Abstract

Abstract:

A rhetorical analysis of bank proposals during the English financial revolution suggests that the discipline of economics and the modern willingness to trust its universally rational appeals grew from roots in specific historical exigencies that led financial projectors to craft appeals to partisan and divided audiences. Two features of the bank proposal genre—the plain style and abstraction—were perfected in John Law's Money and Trade Considered (1705), still read today as a work of economic theory. Analyzing Law's work in the context of other proposals and in the broader context of the financial revolution demonstrates the rhetorical foundation of modern economics.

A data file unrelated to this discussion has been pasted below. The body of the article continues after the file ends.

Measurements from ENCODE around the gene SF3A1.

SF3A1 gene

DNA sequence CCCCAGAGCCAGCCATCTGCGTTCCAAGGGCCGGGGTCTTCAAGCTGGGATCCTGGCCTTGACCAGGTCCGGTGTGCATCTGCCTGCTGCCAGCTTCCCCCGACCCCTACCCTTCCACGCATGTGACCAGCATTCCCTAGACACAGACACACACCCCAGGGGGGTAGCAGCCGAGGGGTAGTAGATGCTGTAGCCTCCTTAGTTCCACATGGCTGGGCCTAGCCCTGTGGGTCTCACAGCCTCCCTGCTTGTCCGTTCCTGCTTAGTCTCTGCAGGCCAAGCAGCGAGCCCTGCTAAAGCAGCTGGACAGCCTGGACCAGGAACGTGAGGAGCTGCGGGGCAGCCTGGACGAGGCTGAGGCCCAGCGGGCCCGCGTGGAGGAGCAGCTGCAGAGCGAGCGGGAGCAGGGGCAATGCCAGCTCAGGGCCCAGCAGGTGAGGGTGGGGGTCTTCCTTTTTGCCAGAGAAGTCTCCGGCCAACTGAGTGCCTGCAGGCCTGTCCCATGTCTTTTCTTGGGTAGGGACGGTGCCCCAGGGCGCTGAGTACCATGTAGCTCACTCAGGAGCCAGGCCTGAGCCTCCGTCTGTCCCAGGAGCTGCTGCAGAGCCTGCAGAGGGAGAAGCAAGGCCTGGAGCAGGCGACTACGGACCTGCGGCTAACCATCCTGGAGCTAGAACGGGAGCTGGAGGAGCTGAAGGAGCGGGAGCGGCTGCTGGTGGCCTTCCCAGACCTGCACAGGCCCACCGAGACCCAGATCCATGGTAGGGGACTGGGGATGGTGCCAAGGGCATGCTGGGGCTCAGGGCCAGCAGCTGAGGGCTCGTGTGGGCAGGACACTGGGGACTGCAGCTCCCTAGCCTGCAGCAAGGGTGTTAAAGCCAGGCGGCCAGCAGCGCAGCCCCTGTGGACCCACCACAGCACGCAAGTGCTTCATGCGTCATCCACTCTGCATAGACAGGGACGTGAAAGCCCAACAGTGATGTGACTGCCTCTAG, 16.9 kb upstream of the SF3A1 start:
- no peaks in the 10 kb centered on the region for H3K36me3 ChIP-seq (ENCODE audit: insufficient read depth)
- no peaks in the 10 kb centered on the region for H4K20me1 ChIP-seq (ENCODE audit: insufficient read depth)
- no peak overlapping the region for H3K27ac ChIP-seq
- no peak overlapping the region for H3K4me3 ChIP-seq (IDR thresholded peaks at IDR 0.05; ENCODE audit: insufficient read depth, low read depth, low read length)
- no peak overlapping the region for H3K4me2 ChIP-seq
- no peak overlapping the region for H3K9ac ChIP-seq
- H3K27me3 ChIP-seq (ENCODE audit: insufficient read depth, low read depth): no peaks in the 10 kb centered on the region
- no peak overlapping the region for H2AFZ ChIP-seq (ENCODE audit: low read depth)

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Additional Information

ISSN
1935-0201
Print ISSN
0193-5380
Pages
pp. 353-372
Launched on MUSE
2021-05-12
Open Access
No
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